“Only you can make the contribution you will make.”

House Speaker Nancy Pelosi came to the Radcliffe Institute to discuss women’s rights and left us with few words of advice:

“Observe. Think. Act.”

In honor of the 50th anniversary of the Presidential Report on Women, the Radcliffe Institute invited Nancy Pelosi to discuss the progress and challenges of women’s rights today.  The Report, commissioned by President Kennedy in 1961, examined how American laws and social norms inhibited equal rights and pay for women, and recommended a series of reforms intended to increase access and equality for women in the work force.  Pelosi’s advice is reflected in the work of the Presidential commission and her career public service.

Speaker Pelosi during her visit.

Speaker Pelosi during her visit.

Pelosi, a warm and captivating speaker, sprinkles personal anecdotes and jokes throughout her speech in order to  humanizing herself and helping us connect with the questions she answers and issues she raises.    She opened her discussion with a few memories of President Kennedy, recalling her feelings as a star-struck teenager meeting Senator Kennedy and sharing her opinion of his acceptance speech as President-Elect.  Her story evokes the image of an inspirational leader with movie-star status.

Pelosi walked us through the feminists who petitioned for women’s right to vote, the first vanguard to enter the workforce during the war, the second wave that remained at work or create a place for women outside the home, those those who lead the way into political leadership.  She about the significance of the Presidential Report on Women and the changes that have taken place since its publication in 1963, including a formal end to gender discrimination in hiring, paid maternity leave, a call for equal wages, and judicial assistance to recognize equal rights and opportunities for women. She also spoke about her experiences as leader and advocate for women’s rights.  Today, Pelosi campaigns to raise minimum wage, improve pay equity, increase sick leave, and establish affordable child care.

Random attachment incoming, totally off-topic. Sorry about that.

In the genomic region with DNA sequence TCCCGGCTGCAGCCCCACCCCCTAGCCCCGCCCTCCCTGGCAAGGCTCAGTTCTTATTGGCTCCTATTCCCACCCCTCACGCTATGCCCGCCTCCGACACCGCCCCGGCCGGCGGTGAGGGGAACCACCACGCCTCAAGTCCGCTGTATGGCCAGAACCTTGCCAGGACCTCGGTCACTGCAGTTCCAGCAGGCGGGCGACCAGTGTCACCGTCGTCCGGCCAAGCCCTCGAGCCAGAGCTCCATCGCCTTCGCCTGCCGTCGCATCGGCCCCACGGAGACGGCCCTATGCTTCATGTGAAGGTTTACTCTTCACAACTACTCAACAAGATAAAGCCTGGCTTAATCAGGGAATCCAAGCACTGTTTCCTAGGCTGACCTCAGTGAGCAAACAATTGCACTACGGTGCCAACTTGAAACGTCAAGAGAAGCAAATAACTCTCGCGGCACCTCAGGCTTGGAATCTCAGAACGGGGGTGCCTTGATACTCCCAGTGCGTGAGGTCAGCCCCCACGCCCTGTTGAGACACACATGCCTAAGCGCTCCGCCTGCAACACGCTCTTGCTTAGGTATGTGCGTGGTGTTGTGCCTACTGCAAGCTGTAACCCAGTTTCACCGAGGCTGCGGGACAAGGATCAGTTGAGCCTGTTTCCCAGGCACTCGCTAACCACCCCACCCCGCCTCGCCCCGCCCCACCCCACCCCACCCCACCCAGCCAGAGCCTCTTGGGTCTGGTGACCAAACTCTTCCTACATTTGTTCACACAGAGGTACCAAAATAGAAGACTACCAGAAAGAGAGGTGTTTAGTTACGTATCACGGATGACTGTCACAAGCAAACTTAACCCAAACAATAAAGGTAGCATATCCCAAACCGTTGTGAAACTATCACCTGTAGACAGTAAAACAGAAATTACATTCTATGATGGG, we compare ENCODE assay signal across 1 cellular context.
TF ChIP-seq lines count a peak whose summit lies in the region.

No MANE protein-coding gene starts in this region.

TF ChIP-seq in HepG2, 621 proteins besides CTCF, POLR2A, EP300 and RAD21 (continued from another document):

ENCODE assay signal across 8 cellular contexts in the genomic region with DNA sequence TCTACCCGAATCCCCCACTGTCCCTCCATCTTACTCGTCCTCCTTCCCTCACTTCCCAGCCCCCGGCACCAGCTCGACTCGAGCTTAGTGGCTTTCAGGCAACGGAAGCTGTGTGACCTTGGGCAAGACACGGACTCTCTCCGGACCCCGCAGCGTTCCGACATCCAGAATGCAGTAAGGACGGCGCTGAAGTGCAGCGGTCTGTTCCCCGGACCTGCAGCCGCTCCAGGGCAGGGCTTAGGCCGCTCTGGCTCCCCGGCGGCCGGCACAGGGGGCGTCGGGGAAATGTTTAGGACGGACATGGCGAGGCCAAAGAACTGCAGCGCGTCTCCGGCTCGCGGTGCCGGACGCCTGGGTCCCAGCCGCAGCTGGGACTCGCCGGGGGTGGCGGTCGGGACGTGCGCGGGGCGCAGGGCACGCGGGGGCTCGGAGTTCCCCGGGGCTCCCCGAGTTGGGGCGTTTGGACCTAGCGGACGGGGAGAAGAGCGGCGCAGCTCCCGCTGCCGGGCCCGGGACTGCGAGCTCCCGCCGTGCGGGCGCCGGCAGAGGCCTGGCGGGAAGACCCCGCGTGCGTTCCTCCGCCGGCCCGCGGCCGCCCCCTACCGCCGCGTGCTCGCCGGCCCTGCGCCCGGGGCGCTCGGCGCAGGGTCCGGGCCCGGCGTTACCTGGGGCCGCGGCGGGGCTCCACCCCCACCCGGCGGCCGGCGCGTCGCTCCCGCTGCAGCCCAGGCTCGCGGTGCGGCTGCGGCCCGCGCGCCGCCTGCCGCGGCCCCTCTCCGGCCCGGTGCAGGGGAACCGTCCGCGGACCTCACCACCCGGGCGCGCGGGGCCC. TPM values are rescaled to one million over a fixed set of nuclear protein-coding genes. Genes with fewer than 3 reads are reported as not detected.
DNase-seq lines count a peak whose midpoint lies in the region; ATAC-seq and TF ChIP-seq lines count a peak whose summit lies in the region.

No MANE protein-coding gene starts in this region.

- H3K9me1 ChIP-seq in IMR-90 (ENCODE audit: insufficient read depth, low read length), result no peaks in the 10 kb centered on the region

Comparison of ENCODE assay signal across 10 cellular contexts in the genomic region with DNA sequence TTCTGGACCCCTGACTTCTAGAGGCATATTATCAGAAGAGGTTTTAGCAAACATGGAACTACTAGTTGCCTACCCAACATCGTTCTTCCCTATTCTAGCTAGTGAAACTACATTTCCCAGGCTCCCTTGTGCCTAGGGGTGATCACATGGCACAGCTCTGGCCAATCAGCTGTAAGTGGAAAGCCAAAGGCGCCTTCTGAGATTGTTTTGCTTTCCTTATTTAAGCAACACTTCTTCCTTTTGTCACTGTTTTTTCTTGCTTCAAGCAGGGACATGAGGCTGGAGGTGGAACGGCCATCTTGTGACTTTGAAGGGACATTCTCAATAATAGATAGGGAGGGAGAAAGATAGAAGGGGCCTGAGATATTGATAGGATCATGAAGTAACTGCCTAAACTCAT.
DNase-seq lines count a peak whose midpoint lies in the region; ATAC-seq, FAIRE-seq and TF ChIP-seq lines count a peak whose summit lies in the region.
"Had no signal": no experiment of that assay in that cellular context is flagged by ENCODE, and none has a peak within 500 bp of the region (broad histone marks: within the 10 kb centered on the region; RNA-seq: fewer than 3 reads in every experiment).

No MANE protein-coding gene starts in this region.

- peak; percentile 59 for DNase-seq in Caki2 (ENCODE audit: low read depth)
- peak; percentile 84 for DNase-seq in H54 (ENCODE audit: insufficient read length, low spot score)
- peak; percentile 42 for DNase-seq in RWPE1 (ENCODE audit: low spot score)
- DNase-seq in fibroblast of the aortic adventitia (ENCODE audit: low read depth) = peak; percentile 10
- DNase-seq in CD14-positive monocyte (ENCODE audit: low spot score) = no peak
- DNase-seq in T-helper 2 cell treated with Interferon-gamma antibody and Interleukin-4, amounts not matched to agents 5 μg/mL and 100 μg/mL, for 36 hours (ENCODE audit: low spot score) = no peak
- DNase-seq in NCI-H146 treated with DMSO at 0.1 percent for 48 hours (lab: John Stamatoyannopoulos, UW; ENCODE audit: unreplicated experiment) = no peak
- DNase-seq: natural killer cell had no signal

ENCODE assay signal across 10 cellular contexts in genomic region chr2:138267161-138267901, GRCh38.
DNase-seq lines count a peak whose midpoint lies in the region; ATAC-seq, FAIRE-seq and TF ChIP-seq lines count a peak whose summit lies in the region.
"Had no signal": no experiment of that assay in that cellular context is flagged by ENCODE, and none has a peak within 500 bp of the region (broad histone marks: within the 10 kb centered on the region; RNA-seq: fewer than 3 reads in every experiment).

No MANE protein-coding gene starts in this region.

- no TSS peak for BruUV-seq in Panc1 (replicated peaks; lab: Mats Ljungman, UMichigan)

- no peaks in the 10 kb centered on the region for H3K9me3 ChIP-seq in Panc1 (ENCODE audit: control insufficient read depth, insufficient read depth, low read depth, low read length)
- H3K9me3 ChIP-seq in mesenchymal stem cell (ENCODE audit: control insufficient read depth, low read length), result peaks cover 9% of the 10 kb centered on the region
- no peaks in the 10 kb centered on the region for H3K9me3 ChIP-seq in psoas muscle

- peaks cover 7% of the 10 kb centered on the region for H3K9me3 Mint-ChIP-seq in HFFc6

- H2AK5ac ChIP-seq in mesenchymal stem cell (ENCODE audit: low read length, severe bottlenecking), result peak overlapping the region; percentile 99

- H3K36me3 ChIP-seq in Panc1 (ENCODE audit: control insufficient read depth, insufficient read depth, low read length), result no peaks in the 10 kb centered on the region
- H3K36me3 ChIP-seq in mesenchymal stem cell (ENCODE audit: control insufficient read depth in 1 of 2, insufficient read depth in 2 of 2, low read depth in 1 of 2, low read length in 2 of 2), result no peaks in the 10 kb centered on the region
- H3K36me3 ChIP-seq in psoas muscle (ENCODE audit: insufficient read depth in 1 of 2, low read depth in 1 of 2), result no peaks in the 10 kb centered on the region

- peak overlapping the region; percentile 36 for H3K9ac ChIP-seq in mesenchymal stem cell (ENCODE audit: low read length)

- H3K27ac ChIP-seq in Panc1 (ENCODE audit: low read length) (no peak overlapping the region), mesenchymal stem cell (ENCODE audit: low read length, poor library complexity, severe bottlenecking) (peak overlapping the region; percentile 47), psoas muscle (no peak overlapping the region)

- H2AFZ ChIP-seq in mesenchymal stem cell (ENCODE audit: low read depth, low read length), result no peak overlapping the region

After breaking through the “marble ceiling” in congress by becoming the first female congressional leader, Pelosi describes the feeling of sharing her seat at the table that day with activists Susan B. Anthony, Lucretia Mott, and Elizabeth Cady Stanton. Recalling her first meeting at the White house as Democratic House Leader for a meeting between the congressional leaders, president, and vice president she said “I looked and I realized this was unlike any meeting I had ever been to before. In fact, it was unlike any meeting that any women had been to before.”

Pelosi praised the work of the men and women who laid the foundation for change while outlining the work left to be done and the importance of leaders take action to create change.  She emphasized our responsibility to take action and to use our abilities make a difference: “Only you can make the contribution you will make.”

To read more about Pelosi’s visit to the Radcliffe Center, check out the Harvard Gazette at  http://news.harvard.edu/gazette/story/2013/10/the-measure-of-a-woman/?utm_source=SilverpopMailing&utm_medium=email&utm_campaign=11.01.daily%2520%281%29 

Ashley Litzenberger is a Graduate Assistant in HGSE Office of Admissions and Master’s of Education candidate in the Higher Education Program. Prior to attending HGSE, Ashley worked in Israel on projects that promoted peace dialogue between Israeli and Palestinian youth. She looks forward to exploring the ways in which colleges and universities facilitate intercultural dialogues. 

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